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Tis the season for tricks and treats and colds and respiratory illnesses. For some, this time of year can be downright scary and traumatizing, not because of ghosts and Halloween but because of the very real threat and dangers of RSV. Unfortunately, it looks like RSV in infants and kids is threatening to overwhelm hospitals.

Respiratory Syncytial Virus, or RSV, is an very common respiratory virus that usually causes mild, cold-like symptoms. That said, it can be much more severe for the very young and those with respiratory issues. Infants are particularly vulnerable due to their still-developing immune system and small airways.

You may be seeing the name a lot more if you’re watching the news. That’s because this season has already seen a significant rise in cases. For the week of Oct. 15, the CDC reported more than 15% of RSV tests are positive, which experts say is high for this time of year. 

What are RSV symptoms?

Symptoms of RSV tend to appear within four to six days after infection and may include the following: 

  • Runny nose
  • Coughing
  • Sneezing
  • Fever
  • Wheezing

In other words, it looks a lot like any other cold or virus you or your little one might catch. To most people, that’s really all it is. The virus is so common that nearly everyone in America has been infected with it at least once by age 2. Experts say symptoms typically resolve on their own within a week or two.

For infants under six months, symptoms may be a bit harder to spot. Things like increased irritability or lethargy, decreased appetite, or working harder to breathe are all common.

Although most cases of RSV resolve at home with supportive care, health experts say parents should be on the lookout for signs their child may need to go to the hospital:

  • Difficulty breathing. In babies, this may look like using extra muscles in areas around the ribs, belly, or collarbone to breathe. If their rate of breathing looks faster than normal, or if you can hear wheezing or a sucking sound — those would all be signs or symptoms that should warrant an evaluation.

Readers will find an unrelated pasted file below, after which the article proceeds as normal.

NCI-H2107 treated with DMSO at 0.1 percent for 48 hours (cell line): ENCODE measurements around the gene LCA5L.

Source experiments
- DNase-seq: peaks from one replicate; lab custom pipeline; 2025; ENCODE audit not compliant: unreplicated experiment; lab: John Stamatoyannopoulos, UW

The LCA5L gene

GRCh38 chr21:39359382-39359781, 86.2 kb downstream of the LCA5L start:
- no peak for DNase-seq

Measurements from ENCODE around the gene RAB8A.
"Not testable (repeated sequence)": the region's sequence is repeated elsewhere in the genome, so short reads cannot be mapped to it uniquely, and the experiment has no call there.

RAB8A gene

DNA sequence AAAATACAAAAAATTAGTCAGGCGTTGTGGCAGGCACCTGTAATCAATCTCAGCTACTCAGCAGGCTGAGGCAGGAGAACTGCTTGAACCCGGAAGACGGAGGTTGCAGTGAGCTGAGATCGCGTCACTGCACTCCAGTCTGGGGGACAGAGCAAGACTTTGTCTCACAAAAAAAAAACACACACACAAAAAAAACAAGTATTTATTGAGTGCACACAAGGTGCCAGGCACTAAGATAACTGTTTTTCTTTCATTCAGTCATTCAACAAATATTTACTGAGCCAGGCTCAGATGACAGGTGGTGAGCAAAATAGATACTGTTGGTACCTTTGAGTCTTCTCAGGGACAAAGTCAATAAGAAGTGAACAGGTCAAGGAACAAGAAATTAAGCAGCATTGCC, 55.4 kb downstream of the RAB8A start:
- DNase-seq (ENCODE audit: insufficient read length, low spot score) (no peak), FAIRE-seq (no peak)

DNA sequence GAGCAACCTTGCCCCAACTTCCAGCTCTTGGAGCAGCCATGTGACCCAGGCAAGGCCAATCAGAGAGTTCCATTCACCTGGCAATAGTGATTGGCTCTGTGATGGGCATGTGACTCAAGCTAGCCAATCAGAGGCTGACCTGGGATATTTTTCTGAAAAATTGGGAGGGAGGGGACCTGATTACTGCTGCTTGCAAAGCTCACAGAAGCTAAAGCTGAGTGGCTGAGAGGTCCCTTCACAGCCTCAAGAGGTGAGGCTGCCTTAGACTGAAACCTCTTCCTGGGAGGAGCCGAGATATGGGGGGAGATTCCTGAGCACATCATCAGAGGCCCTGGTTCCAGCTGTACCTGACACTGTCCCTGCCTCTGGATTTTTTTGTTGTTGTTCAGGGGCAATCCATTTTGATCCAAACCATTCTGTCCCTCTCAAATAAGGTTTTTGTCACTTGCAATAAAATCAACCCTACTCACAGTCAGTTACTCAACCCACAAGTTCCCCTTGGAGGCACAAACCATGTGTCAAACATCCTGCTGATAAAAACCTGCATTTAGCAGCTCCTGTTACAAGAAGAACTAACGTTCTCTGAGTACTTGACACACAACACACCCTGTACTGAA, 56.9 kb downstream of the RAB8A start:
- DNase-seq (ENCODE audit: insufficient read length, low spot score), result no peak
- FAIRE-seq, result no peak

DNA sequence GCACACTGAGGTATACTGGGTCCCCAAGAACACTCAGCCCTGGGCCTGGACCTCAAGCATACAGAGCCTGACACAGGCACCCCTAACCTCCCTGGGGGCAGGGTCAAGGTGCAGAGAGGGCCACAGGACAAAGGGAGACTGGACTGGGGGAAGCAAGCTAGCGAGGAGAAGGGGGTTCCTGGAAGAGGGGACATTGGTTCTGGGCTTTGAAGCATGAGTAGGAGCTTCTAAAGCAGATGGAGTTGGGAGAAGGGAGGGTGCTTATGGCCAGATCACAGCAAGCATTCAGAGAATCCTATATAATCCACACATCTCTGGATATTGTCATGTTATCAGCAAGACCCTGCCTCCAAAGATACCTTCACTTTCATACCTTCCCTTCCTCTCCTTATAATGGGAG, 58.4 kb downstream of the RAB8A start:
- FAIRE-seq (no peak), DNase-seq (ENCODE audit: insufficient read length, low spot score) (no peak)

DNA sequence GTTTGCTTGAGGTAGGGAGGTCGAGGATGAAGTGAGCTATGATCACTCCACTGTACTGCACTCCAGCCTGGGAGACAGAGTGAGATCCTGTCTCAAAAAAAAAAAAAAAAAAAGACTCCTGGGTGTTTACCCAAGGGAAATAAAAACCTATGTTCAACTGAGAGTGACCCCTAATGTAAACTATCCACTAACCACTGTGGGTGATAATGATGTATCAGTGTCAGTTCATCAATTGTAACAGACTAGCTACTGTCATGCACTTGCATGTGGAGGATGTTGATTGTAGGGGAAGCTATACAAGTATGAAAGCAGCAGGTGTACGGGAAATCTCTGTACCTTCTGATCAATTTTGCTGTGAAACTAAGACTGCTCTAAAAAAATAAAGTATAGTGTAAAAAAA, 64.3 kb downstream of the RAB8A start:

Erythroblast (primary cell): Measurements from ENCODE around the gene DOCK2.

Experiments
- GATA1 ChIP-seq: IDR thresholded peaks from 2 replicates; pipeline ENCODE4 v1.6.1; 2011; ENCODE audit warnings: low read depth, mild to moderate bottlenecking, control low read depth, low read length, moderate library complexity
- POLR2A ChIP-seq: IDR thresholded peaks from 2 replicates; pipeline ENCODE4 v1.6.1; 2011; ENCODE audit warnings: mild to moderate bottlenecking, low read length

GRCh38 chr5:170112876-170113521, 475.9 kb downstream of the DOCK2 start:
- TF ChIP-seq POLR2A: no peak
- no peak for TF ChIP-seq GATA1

• Dehydration. Signs of dehydration for an infant or toddler may include a dry mouth or lips, going six to eight hours without needing their diaper changed, or the inability to produce tears when crying. 

So how do you keep yourself and your family safe from RSV? Prevention by doing the basics and boosting your immune system. Hand-washing, discreet sneezing, and avoiding those who are already sick.

“You want to teach your child to cough or sneeze into your elbow,” or what’s called their “cough pocket,” said Dr. Katie Lockwood, a primary care physician at Children’s Hospital of Philadelphia. “Practice hand hygiene with them, and I encourage parents to supervise it until you’re confident they’re washing well.” 

If you or your little one gets sick, at-home supportive care is the order of the day: hydration and (sometimes) fever medication. Unfortunately, there are also no antivirals for RSV, just like there isn’t a vaccine.

Again, for most people and most cases, RSV is just a few days of cold symptoms… but that doesn’t mean you shouldn’t be aware of what to watch out for.

Kids catch bugs. It’s part of growing up and developing a robust immune system. That doesn’t mean we should be laissez faire about it. Healthy habits build robust immune systems that are perfectly capable of dealing with the normal cold & flu season, even if they look to be worse than normal.

Eat your colors. Get regular exercise. Take your supplements. Avoid inflammatory foods. Get enough sleep.